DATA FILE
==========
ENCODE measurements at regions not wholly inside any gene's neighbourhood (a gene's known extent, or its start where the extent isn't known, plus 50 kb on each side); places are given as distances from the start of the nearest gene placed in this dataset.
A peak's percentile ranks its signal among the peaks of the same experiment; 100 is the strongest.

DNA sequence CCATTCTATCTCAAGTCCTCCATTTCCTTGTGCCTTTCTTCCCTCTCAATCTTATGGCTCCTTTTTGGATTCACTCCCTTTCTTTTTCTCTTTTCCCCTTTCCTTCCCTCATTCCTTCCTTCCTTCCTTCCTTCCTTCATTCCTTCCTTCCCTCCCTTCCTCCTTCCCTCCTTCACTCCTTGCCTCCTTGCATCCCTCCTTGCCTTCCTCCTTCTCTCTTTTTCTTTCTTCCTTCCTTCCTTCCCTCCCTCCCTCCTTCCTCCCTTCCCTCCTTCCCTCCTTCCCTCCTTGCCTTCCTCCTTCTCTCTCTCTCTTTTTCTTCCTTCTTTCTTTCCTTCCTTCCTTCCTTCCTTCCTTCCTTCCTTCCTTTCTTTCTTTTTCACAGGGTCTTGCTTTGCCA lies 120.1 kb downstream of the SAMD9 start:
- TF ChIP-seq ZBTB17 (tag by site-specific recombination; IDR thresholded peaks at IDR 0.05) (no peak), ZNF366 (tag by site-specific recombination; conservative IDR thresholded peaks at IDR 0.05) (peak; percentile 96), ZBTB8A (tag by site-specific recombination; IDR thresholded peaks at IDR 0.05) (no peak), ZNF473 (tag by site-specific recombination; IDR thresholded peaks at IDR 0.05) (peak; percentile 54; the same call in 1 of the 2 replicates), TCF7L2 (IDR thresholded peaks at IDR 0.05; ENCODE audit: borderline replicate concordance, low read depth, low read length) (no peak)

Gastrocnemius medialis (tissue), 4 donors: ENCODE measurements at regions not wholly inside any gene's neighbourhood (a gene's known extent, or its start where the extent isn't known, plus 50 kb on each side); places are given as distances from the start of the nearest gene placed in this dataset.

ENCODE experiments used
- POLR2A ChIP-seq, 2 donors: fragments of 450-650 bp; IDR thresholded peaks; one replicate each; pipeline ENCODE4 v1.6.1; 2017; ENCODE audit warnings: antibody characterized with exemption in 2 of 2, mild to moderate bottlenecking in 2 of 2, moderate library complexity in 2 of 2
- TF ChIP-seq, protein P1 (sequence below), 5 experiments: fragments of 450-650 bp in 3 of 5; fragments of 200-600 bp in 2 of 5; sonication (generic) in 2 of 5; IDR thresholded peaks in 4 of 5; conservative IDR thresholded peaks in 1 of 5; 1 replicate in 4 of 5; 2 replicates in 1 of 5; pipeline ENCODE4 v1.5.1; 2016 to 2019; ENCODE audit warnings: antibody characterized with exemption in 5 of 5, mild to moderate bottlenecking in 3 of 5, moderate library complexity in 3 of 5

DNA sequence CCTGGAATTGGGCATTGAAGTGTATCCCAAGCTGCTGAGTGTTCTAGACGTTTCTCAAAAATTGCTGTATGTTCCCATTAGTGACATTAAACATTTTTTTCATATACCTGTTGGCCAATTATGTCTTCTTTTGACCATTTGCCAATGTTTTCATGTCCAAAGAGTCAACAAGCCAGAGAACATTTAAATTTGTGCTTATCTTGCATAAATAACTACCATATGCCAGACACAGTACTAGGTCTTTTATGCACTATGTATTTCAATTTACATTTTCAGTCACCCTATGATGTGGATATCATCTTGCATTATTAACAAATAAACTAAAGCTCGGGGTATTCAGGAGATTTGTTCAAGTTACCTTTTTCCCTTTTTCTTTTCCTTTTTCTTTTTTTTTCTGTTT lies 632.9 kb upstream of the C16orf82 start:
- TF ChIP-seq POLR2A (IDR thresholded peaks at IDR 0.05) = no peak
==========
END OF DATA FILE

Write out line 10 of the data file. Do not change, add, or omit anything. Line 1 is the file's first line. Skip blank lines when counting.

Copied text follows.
- TF ChIP-seq POLR2A (IDR thresholded peaks at IDR 0.05) = no peak